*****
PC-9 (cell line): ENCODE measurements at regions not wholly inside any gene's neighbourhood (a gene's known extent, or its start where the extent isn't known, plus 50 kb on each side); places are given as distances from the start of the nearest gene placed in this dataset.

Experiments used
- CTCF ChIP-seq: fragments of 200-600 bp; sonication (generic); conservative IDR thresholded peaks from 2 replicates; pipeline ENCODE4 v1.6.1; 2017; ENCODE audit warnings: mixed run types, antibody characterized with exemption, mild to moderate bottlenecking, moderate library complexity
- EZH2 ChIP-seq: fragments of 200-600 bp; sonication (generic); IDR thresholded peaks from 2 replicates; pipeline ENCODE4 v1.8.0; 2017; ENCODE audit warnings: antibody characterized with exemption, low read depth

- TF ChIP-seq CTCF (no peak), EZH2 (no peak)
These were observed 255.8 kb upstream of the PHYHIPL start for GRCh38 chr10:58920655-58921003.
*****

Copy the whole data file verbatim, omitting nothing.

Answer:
PC-9 (cell line): ENCODE measurements at regions not wholly inside any gene's neighbourhood (a gene's known extent, or its start where the extent isn't known, plus 50 kb on each side); places are given as distances from the start of the nearest gene placed in this dataset.

Experiments used
- CTCF ChIP-seq: fragments of 200-600 bp; sonication (generic); conservative IDR thresholded peaks from 2 replicates; pipeline ENCODE4 v1.6.1; 2017; ENCODE audit warnings: mixed run types, antibody characterized with exemption, mild to moderate bottlenecking, moderate library complexity
- EZH2 ChIP-seq: fragments of 200-600 bp; sonication (generic); IDR thresholded peaks from 2 replicates; pipeline ENCODE4 v1.8.0; 2017; ENCODE audit warnings: antibody characterized with exemption, low read depth

- TF ChIP-seq CTCF (no peak), EZH2 (no peak)
These were observed 255.8 kb upstream of the PHYHIPL start for GRCh38 chr10:58920655-58921003.